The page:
Friday, November 13, 2015
Matt Bevin will soon become Kentucky's Republican Governor, which has created consternation regarding his plans for discontinuing Kentucky's successful implementation of the Affordable Care Act (ACA). While on the campaign trail, Governor-Elect Bevin first promised to end the Medicaid expansion; then he promised to cap new Medicaid enrollment; and then he promised to reject "Obamacare" but keep Medicaid expansion on Kentucky's terms. Governor-Elect Bevin also promised to dismantle Kynect, widely considered a model state-run health insurance exchange. Each of these promises leads to a complex realm of statutory provisions, governance choices, and inter-governmental dynamics. Each also has real implications for the neediest in our health care system as well as the ongoing negotiations between the federal government and the states in a post-ACA, post-NFIB federalism world.
First, could Governor-elect Bevin completely end the Medicaid expansion in Kentucky? Yes, but not instantaneously. The Medicaid Act creates a right for any person who meets its eligibility requirements to be enrolled upon approval of her application. The Medicaid Act has mandatory eligibility categories and optional eligibility categories, and the federal government must match state funding by at least 50 cents on each Medicaid dollar. As enacted, the ACA built on this design by expanding eligibility to anyone under age 65 earning less than 133% of the federal poverty level, and the expansion was mandatory. States would have been required to enroll the newly eligible population and could not alter the expansion without a waiver from the Department of Health and Human Services (HHS). The ACA funded 100% of the cost for newly eligible beneficiaries until 2017, then decreases the match gradually to 90% over the next several years.
States that complied with the ACA submitted State Plan Amendments to HHS to expand eligibility; Kentucky was one of them. But, NFIB v. Sebelius made the ACA's Medicaid expansion unenforceable by HHS, or "optional." HHS issued guidance after NFIB explaining that states could opt-in to expansion at any time and that they could subsequently opt-out. Although HHS opined that post-expansion opt-out (my phrase) is consistent with NFIB, it has not clarified how such an opt-out would work. Because Governor Beshear expanded Medicaid by executive order, Governor-Elect Bevin would be able to reverse expansion at the state level with another executive order. But, Kentucky would also need to submit a State Plan Amendment to HHS for approval, which can take 2-3 months when non-controversial. The state would also need to determine whether the newly eligible beneficiaries (approximately 400,000 people) are eligible for Medicaid through another category of eligibility, such as pregnancy or disability. Some would qualify for tax credits to purchase insurance in the exchange, but many would not qualify for Medicaid or tax credits at that point. Beneficiaries have a right to appeal dis-enrollment, but for most that appeal will not lead anywhere. So, post-expansion opt-out would not occur immediately or without cost, but it is possible.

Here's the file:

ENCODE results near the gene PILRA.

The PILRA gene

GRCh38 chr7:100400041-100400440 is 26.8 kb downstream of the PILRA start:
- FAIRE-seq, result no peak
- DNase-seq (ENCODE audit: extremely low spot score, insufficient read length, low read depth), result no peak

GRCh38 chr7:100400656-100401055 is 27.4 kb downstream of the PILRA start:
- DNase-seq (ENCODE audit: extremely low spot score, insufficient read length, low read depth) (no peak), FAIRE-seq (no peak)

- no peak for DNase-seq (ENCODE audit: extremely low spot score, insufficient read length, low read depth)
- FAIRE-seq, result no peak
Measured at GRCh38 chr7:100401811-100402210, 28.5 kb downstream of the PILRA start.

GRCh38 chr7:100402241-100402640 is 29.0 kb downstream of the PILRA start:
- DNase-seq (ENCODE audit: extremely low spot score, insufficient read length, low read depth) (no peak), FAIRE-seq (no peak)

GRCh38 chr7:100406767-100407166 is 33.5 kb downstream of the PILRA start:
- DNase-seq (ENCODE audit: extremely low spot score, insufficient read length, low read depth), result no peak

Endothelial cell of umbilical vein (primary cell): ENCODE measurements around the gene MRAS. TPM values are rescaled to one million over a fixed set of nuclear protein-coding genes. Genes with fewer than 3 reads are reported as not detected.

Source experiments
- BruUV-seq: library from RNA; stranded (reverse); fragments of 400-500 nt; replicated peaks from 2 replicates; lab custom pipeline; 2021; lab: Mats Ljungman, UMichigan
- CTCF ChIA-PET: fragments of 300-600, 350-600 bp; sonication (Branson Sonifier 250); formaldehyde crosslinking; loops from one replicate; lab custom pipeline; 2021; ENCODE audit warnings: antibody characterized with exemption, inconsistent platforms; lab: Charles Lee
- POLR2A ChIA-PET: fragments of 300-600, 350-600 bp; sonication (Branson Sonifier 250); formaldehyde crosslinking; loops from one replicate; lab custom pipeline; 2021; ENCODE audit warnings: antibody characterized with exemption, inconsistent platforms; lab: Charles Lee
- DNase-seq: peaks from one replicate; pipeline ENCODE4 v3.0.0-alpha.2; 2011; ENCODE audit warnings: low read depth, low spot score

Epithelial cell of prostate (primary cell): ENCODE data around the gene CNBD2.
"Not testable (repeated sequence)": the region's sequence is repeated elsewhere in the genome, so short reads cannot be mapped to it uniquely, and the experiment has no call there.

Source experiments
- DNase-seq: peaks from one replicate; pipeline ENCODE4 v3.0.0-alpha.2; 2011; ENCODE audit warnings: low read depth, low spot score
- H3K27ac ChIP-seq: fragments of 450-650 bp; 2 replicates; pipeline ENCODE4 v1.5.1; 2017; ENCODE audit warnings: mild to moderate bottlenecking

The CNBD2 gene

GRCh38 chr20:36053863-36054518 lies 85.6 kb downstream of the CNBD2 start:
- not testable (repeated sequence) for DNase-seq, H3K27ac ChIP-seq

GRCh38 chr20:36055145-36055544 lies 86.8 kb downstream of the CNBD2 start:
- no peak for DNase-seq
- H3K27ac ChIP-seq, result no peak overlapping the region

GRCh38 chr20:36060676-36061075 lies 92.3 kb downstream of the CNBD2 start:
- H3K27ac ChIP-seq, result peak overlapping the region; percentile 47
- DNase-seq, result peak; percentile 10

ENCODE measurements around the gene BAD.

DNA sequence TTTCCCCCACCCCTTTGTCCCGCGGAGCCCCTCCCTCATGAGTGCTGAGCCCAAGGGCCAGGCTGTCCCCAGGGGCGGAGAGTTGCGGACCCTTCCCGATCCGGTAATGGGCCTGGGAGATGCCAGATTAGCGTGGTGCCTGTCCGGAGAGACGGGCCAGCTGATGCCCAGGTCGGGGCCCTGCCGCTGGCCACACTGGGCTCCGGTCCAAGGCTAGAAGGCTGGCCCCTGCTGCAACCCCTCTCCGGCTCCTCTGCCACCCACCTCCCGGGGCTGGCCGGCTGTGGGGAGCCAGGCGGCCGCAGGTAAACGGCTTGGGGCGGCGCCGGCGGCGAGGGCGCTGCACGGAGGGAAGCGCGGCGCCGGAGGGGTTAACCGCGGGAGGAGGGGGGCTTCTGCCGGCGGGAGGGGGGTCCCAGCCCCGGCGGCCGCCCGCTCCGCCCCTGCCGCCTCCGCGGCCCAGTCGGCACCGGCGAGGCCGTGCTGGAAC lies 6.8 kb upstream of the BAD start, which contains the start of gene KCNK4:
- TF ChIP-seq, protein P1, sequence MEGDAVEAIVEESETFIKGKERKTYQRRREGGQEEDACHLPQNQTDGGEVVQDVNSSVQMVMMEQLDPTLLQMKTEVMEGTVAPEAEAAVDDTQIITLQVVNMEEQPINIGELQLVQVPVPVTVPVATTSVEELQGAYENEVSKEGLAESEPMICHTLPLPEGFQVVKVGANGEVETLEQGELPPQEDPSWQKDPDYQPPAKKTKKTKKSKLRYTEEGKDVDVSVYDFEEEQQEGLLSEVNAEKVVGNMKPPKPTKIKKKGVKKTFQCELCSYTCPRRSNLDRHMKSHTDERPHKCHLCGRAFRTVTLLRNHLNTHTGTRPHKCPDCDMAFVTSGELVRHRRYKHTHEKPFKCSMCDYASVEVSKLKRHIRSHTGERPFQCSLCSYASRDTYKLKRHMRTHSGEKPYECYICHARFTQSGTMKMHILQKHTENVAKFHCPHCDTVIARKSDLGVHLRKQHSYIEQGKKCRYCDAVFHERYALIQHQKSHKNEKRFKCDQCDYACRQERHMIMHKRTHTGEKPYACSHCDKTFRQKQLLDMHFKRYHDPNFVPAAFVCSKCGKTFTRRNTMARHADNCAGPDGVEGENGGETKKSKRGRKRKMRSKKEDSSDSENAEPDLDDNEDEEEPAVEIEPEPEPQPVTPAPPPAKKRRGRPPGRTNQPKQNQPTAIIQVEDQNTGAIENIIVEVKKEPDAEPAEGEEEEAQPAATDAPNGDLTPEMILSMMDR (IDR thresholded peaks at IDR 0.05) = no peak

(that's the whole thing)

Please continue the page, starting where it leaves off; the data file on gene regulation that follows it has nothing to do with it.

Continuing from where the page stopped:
Second, could Bevin cap enrollment? No. States cannot limit enrollment of Medicaid beneficiaries under the Medicaid Act; they may only do so if they have a specific waiver granted by the Department of Health and Human Services (HHS). HHS has explained that capped enrollment will not be approved because it is inconsistent with the universal coverage goals of the ACA.
Third, could Kentucky amend Medicaid expansion like Indiana, which Bevin has admired in public remarks? A waiver from HHS is necessary to expand Medicaid differently than the ACA required. So far, such waivers have been granted to seven states, underlining states' empowerment after NFIB to negotiate a version of health care reform that Congress never envisioned. In addition to that vertical cooperative federalism, states are experiencing noticeable horizontal federalism, learning from one another what concessions can be won from HHS. Republican governors of waiver states have touted that they expanded Medicaid their way, spinning the waivers as a win for red state values. And, many of the concessions granted by HHS have reflected a more typically conservative agenda. For example, Arkansas, Michigan, Iowa, Indiana, Pennsylvania, New Hampshire, and Montana have negotiated compromises such as placing the newly eligible population in the exchanges with federal Medicaid dollars supporting their purchase of private plans ("premium assistance"); required premiums and co-payments, especially for people earning more than 100% of the federal poverty level; wellness requirements; limiting payment for non-emergency use of ambulances and imposing co-payments for ER use; private third-party administration; and other adjustments. Notably, HHS rejected work requirements, which reflect "able-bodied" rhetoric that is so politically prevalent. (In a forthcoming paper with Jessica Roberts, I debunk the myth of self-reliance in health care, which underlies the work linkage proposals.)